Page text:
STATES OF MATTER -
properties of gases and liquids (fluids) and solids
A simple kinetic particle model of a liquid
chemistry revision notes: basic school chemistry science GCSE chemistry, IGCSE chemistry, O level
and ~US grades 8, 9 and 10 school science courses or equivalent for ~14-16 year old
science students for national examinations in chemistry and also helpful for UK
advanced level chemistry students aged ~16-18 and US grades 11-12 K12 honors.
The particle model of a LIQUID
WHAT IS THE LIQUID
STATE OF MATTER?
WHAT ARE THE
PROPERTIES OF A LIQUID?
HOW DO LIQUID
How does the
kinetic particle theory of liquids explain the properties of liquids?
A liquid has a fixed volume at a given temperature but
its shape is that of the container which holds the liquid.
There are much greater forces of attraction between the particles in a liquid compared to
gases, but not quite as much as in solids and the particles are
sufficiently free to move past each other.
The particles are quite close together but still arranged at random throughout the container
due to their constant random movement, there is a little close range order as you can get clumps of particles clinging together temporarily
(as in the diagram above).
As well as moving rapidly in all directions, they
collide more frequently with each other than in gases due to
shorter distances between particles – much greater density - particles closer
With increase in temperature, the particles
move faster as they gain kinetic energy, so increased
collision rates, increased collision energy, increased rates of particle diffusion,
expansion leading to decrease in density.
If there were no intermolecular forces, liquids could not exist!
Using the particle model to explain the properties of a Liquid
Most liquids are just a little less dense than when they are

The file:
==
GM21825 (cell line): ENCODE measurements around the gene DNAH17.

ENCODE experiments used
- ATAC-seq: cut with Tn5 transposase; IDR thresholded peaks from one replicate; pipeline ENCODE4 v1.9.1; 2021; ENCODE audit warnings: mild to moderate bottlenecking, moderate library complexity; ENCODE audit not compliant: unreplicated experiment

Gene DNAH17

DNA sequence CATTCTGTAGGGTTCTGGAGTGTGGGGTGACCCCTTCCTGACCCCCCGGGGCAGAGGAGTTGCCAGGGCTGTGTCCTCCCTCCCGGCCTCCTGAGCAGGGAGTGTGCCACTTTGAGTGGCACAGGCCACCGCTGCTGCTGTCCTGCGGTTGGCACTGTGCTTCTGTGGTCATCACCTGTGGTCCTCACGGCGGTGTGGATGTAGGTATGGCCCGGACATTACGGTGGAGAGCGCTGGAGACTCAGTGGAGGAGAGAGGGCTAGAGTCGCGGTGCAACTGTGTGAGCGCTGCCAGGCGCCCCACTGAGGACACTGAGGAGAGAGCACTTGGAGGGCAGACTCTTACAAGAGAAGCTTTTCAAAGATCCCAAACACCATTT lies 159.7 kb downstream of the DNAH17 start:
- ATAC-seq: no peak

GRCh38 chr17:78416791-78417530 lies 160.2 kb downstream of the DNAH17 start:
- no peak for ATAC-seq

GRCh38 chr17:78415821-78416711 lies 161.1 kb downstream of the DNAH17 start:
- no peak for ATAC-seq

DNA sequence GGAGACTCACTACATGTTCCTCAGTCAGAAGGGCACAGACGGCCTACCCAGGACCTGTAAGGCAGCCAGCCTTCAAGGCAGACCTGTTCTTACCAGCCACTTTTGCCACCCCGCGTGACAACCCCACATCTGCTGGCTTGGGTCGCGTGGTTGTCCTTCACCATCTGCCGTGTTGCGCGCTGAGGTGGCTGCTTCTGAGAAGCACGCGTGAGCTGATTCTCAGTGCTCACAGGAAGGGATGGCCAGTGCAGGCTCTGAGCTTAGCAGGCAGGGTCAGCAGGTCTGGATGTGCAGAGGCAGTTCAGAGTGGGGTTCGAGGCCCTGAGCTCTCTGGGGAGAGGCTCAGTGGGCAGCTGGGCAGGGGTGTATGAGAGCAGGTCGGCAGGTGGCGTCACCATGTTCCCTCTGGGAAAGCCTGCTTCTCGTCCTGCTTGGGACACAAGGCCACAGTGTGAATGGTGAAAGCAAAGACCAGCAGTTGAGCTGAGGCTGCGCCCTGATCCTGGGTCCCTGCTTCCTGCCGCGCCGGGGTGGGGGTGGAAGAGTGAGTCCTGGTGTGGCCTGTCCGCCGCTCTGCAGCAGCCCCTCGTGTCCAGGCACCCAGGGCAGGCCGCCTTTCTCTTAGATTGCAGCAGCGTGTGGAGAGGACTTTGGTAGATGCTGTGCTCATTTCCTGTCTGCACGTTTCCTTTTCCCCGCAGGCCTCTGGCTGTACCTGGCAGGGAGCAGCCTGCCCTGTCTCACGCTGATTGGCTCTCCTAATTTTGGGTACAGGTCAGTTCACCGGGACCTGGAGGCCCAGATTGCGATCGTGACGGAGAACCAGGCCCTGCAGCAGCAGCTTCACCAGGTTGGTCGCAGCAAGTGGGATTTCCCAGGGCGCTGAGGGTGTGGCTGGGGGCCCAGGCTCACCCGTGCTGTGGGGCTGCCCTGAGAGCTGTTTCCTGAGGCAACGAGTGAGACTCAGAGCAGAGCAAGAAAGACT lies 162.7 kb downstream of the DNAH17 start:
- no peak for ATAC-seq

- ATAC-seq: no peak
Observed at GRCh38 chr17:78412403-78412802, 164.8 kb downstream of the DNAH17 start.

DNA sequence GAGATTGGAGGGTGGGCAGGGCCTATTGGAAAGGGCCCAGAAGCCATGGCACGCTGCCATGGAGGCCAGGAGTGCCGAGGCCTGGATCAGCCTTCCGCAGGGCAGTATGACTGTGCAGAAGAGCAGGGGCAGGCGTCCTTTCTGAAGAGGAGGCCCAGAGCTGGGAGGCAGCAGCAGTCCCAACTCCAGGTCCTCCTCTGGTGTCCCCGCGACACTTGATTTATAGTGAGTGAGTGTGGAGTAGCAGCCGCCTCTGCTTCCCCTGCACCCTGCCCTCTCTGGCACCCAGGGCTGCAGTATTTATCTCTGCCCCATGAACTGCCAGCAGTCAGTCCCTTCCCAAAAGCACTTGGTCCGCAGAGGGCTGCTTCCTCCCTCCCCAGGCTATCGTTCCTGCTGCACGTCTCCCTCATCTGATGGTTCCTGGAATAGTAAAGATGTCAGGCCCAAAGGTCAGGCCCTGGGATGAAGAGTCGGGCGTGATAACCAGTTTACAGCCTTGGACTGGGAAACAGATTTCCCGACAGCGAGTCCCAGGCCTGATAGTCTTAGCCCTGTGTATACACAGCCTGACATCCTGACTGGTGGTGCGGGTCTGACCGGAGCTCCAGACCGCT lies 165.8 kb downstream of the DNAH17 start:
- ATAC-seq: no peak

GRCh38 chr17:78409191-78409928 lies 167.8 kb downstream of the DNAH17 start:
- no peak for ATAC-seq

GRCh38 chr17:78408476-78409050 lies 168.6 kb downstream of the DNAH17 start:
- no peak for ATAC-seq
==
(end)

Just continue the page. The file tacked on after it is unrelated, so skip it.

Liquids have a much greater density than gases (‘heavier’) because the particles are much closer
together because of the attractive forces.
Liquids usually flow freely
despite the forces of attraction between the particles but liquids are not as ‘fluid’ as gases.
- Water is a curious exception to this general rule, which is
why ice floats on water.
Liquids have a surface, and a fixed volume (at a particular temperature) because of the increased particle attraction, but the shape is not fixed and is merely that of the container itself.
- Note 'sticky' or viscous liquids have much stronger attractive forces between
the molecules BUT not strong enough to form a solid.
Liquids are not readily compressed because
there is so little ‘empty’ space between the particles, so increase in pressure
has only a tiny effect on the volume of a solid, and you need a huge increase in
pressure to see any real contraction in the volume of a liquid.
Liquids will expand on heating but nothing like as much as gases,
but more than solids, because of the greater particle attraction restricting the
expansion (will contract on cooling).
- Liquids seem to have a very weak 'skin' surface effect which is caused by
the bulk molecules attracting the surface molecules disproportionately.
- The expansion of a liquid is due to the higher average
kinetic energy of the particles and the more energetic collisions cause the
expansion. BUT, they are still held together by the intermolecular forces, which
restricts the expansion - this is not part of the kinetic particle theory!
- Note: When heated, the liquid particles gain kinetic energy and hit the sides of the container more frequently, and more significantly, they hit with a greater force, so in a
sealed container of liquid the pressure produced